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Water treatment

Operation and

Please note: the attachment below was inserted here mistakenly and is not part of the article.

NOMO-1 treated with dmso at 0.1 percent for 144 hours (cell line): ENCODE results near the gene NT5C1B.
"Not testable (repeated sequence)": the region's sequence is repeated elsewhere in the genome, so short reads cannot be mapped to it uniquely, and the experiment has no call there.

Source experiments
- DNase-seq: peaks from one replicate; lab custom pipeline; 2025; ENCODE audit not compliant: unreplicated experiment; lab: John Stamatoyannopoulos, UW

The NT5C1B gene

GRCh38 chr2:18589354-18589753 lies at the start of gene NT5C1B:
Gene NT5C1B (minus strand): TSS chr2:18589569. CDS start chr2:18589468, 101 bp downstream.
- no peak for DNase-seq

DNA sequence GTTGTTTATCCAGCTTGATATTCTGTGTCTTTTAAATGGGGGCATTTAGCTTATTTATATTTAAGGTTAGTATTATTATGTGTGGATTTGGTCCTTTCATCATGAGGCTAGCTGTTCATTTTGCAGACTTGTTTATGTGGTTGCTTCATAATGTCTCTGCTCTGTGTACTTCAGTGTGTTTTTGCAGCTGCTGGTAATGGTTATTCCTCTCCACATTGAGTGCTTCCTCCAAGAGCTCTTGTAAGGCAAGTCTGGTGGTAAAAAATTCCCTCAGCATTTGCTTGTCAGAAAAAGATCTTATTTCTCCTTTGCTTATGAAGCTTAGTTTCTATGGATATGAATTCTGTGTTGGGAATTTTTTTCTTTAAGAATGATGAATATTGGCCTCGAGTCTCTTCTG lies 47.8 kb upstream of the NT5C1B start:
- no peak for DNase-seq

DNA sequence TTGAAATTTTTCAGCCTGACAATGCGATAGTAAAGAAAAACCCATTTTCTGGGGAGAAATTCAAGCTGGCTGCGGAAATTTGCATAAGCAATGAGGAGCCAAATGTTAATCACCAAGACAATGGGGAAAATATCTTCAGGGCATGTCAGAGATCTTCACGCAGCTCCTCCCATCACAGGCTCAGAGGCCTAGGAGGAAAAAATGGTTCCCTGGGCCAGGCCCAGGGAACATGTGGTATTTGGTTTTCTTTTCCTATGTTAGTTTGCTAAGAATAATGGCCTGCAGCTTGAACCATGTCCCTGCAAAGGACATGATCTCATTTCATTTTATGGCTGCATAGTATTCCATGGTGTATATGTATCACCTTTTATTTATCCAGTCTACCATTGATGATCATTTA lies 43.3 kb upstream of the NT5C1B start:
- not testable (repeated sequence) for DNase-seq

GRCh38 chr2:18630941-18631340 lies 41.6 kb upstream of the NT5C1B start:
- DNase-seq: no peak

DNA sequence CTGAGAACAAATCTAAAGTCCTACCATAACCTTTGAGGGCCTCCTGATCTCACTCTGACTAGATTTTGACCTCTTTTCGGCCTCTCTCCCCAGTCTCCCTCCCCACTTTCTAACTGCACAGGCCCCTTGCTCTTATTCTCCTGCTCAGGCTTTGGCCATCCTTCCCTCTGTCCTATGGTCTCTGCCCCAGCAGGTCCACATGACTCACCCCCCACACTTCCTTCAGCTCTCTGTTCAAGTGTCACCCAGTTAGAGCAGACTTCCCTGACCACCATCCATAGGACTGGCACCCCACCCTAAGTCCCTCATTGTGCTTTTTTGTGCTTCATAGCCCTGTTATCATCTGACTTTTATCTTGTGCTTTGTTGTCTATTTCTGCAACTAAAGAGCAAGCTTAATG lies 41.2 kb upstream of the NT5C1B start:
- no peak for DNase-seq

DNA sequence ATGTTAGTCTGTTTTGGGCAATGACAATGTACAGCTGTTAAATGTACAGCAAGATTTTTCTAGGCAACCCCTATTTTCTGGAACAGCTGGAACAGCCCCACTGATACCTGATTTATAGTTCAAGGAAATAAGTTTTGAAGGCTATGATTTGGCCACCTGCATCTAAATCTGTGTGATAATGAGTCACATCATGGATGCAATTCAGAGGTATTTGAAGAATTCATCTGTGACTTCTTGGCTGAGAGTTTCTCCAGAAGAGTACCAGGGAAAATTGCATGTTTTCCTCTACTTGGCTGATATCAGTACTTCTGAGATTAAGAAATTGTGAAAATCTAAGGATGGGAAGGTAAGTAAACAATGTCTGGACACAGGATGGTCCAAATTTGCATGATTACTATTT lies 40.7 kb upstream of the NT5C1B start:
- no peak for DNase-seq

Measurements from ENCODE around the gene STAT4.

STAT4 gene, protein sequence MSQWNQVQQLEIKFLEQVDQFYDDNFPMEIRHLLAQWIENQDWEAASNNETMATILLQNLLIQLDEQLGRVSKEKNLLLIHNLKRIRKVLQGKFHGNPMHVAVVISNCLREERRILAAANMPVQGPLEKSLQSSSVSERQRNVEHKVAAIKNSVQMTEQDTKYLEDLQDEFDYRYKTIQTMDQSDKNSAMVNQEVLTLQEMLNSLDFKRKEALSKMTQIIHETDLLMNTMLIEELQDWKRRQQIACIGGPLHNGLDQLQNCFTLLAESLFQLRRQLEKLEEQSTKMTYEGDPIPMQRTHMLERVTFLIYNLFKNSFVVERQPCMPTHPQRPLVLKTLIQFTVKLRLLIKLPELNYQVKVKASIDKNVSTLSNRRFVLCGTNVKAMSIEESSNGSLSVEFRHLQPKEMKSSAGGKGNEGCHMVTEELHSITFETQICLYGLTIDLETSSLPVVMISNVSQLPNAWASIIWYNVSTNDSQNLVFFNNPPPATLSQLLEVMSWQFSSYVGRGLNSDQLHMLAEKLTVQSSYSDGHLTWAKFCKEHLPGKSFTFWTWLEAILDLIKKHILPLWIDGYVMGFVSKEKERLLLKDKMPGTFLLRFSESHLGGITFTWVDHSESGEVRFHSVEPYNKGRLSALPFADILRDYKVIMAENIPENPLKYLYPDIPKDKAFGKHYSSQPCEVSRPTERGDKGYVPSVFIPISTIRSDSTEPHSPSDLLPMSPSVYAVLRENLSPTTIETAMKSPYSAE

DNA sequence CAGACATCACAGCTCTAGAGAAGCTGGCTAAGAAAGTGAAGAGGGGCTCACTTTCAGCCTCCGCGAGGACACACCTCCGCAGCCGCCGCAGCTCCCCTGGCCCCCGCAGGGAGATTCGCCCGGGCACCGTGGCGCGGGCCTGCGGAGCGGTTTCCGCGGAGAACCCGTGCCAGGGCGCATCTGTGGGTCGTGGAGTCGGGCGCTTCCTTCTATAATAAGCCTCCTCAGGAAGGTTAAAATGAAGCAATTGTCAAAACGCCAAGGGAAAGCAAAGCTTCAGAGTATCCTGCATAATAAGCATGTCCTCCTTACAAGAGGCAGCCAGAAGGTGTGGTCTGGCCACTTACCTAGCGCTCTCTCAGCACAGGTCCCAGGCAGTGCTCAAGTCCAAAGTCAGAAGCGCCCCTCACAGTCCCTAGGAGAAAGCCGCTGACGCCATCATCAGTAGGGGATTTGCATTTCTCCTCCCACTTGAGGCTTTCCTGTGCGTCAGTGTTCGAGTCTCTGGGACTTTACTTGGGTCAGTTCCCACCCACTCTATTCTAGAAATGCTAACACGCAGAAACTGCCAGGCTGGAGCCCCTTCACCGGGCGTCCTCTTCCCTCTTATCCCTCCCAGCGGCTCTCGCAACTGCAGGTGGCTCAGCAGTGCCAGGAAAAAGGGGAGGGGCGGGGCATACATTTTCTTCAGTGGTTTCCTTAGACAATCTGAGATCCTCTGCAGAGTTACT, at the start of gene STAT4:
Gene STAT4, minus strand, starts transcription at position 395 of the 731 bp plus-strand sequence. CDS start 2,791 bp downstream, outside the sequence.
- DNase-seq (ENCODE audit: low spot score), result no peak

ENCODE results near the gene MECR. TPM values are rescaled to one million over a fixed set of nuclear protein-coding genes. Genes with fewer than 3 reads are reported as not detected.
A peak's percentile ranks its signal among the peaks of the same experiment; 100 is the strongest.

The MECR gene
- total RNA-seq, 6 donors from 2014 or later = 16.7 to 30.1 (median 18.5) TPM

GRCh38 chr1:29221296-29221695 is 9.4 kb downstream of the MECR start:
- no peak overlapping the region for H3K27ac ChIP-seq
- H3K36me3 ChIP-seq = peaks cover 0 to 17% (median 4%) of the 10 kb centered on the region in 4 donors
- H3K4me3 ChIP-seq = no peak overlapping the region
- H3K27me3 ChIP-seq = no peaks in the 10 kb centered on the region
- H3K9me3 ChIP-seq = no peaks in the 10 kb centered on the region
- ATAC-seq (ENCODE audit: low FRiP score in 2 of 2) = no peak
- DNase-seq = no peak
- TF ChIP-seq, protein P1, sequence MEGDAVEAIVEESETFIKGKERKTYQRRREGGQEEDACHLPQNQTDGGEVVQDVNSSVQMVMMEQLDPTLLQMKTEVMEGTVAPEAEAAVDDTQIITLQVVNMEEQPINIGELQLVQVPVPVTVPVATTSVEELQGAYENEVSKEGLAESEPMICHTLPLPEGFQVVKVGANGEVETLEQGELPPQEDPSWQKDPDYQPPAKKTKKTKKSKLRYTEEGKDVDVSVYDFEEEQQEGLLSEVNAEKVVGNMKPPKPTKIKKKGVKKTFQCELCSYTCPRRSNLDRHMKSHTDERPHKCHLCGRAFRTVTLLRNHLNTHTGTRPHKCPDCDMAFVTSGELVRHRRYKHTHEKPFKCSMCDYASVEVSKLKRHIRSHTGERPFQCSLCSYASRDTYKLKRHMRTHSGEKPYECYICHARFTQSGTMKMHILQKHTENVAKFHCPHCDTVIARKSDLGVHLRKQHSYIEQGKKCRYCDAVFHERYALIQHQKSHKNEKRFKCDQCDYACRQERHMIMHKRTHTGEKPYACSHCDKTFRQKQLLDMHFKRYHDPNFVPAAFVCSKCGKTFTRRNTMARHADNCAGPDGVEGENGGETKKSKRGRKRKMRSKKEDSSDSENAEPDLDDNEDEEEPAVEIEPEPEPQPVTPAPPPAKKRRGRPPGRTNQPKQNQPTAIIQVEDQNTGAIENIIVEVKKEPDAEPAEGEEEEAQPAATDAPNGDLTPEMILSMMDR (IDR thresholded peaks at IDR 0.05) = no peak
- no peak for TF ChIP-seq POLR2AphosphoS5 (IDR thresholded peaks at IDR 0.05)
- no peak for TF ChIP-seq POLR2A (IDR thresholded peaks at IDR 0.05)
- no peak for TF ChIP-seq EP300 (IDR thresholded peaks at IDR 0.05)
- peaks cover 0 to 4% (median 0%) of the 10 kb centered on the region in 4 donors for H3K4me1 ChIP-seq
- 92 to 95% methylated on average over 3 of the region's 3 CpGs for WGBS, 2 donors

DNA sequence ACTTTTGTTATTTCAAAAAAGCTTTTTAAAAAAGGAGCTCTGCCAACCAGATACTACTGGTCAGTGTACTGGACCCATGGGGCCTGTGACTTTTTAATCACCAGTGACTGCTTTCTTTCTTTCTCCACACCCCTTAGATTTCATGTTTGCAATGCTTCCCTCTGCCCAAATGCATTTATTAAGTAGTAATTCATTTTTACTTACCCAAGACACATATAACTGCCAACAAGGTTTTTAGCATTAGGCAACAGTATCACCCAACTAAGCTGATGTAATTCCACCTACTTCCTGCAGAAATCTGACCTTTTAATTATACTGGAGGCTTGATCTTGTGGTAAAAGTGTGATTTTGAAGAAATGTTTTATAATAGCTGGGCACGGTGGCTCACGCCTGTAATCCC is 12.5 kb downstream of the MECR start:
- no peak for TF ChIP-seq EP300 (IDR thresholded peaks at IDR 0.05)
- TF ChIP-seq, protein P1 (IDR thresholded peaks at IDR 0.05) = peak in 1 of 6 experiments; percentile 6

Operation and maintenance criteria. All the DyGF units were planned to filter around 40 to 80% of the influent flow at the beginning of each filter run. DyGF runs were initially programmed to last 8 days (d) until July 1992, then 5 d until March 1992 and finally 3 d until April 1993. However, run lengths were shortened when water production in this 1 st filtration water treatment stage was insufficient to ensure the established filtration velocities in CGF lines included in the 2 nd stage. The DyGF units were cleaned by surface raking combined with sequential drainage of the units to stimulate flow pattern changes inside the clogged filter media. During the raking procedure the surface flowing velocity over the filter was kept below 0.2 ms -1 to avoid hydraulic transportation of the finer gravel layer. Filter run lengths of CGF units (2 nd stage of treatment) were planned to last 30 days. However, the filter runs were shortened when head losses were close to 0.5 m in the 1 st filtration steps in the case of vertical flow alternatives or 0.15 m in the case of HGF and MHGF options. All these units, except HGF, were cleaned by fast drainage. In the case of the vertical flow CGF units, this drainage was complemented with upflow to waste and movements of the surface gravel with a shovel. Excavation and manual cleaning procedures of the filter media was the only option to recover filtration capacity of the "conventional" HGF line. The SSF run lengths were determined by the 0.8 m of hydraulic energy available in each SSF unit. Table 3.2 summarises maintenance criteria and cleaning procedures for the MSF stages. Flow control. The influents to the DyGF units and CGF lines were measured with 30º V-shaped weirs that were calibrated volumetrically. The effluents from the DyGF units and the influents to the SSF units were measured volumetrically. These flow measurement points are identified in figure 3.8. Because declining flow values was taking place at the 1 st treatment stage and filtration rates were higher in CGF lines than in SSF units, overflow facilities were provided after DyGF units and CGF lines. Flow control points and frequencies are summarised in table 3.3. Hydraulic headlosses. Piezometers were located along the filtration beds for head measurements and to quantify head losses between different points (See figure 3.9). They included piezometer taps to facilitate samples collection wherever necessary. 3.1.6 Sampling and frequency. Sampling points are identified in figure 3.8. Samples were collected from the raw (01) and integrated (05) water constant head tanks, and at the end of each filtration unit. Sampling frequencies planned for periods I (January- July 1991), and II (July 1991-January 1992) are summarised in table 3.3. These frequencies had some changes in the following periods (III and IV) according to the parameter fluctuation, behaviour of the MSF system, and time and cost limitations. Footnotes in table 3.3 summarise these frequency changes. The sampling points 3.1, 3.2, 4.1, and 4.2 in the "conventional" HGF and MHGF lines were eliminated after period I due to difficulties in obtaining representative samples of the flow across the units. 80